Illinois is the latest state to take on the medical marijuana issue. It may not fly there. The police are warning that this will only lead to “more crime”. That is a weak and frankly stupid argument. In one of the more bizarre comments I have seen, Phil Cline, former Chicago police superintendent says, “ The passing of this bill is going to lead to more crime and drug use. Street gangs (and by that he means black people) will open marijuana dispensaries and they’ll use the profits to buy guns and drugs and to bail out other gang members (again, black people).  Too bad he said this because there are people who will believe this because Cline has been a high-ranking police official. What is the truth about the legalized medical marijuana? Are they a good idea? Do they help people? Or are they, what people say, just a way to legalize marijuana.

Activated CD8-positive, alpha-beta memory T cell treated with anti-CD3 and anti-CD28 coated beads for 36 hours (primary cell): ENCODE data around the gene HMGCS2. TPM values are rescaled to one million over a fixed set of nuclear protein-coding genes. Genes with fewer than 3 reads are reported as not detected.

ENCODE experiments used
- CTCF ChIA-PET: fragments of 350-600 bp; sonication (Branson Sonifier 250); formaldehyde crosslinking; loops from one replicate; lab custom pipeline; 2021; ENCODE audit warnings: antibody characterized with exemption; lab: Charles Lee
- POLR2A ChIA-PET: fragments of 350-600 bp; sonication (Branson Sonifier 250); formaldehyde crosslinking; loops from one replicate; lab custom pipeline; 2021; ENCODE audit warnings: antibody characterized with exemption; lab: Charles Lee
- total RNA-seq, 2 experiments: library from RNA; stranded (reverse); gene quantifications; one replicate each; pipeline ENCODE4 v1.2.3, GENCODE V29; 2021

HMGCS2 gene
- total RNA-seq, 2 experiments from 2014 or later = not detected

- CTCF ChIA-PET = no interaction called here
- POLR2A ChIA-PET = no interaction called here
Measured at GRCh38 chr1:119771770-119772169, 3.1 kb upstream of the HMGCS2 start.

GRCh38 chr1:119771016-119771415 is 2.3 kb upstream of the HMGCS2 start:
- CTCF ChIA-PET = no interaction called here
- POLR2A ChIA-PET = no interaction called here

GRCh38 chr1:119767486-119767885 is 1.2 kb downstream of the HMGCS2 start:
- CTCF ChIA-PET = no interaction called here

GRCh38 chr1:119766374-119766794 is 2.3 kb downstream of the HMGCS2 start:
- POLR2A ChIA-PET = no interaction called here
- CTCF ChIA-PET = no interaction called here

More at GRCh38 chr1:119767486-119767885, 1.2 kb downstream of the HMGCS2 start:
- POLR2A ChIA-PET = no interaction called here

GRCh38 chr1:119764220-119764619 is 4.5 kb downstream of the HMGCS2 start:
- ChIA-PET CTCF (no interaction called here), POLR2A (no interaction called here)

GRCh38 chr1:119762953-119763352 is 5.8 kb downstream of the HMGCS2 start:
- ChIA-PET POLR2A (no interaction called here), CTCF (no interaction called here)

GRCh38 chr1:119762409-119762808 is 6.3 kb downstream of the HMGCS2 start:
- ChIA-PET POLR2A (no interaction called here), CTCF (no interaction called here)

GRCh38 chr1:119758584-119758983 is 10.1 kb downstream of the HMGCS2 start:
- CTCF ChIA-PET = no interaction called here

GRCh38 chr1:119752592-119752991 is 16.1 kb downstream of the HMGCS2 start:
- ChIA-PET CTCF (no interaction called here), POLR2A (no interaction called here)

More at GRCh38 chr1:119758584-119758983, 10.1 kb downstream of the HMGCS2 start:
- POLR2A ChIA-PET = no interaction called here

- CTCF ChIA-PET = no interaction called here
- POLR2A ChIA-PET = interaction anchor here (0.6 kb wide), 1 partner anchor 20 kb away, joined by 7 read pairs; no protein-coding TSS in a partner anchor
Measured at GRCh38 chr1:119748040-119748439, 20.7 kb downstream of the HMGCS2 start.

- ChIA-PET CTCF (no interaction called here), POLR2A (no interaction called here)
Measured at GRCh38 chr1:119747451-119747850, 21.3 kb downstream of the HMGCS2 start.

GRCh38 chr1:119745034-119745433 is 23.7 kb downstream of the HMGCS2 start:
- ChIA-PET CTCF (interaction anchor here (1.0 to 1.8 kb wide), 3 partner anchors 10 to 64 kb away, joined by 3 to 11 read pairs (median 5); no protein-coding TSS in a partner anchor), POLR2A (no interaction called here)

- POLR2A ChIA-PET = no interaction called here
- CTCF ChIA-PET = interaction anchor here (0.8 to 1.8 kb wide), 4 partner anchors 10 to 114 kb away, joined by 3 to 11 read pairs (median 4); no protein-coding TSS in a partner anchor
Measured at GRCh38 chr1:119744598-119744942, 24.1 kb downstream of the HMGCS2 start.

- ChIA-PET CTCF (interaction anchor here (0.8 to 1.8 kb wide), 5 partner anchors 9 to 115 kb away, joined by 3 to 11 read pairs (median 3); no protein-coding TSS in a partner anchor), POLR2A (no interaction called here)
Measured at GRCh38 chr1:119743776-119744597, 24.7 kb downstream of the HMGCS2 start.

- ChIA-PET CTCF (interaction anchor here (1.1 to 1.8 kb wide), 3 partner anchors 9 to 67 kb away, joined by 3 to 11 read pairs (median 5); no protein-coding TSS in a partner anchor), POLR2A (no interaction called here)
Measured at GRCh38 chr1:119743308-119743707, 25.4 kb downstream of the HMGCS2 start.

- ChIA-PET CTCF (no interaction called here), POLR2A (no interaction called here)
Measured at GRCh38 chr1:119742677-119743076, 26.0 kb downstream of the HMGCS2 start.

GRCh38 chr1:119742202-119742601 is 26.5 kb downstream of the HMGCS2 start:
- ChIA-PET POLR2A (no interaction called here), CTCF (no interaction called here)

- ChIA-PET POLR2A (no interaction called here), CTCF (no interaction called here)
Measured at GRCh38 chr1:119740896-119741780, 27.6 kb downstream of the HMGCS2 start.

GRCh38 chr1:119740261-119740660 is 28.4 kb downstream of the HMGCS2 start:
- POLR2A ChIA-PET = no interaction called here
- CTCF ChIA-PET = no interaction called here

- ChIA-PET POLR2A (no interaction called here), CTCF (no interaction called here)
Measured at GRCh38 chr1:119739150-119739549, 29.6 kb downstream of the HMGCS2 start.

If we have learned anything from prohibition it should be that taxing and regulating reduces crime. Has Cline not read the history of his own city where blood and violence in the alcohol trade were part of the daily life in Chicago during prohibition? Let’s say gang members open medical marijuana dispensaries. On a way, they have marijuana dispensaries already. They do dispense the product. If they dispensed the product out of a medical dispensary they have to pay taxes and don’t need guns. Kind of like, oh, alcohol a far more damaging substance than Marijuana.  As a side note, ALL states have decriminalized, taxed, and regulated alcohol. So in other words, yes, medical marijuana dispensaries are a thinly veiled way to legally distribute the product, but is legally dispensing the product legally a bad idea? No, no it is not.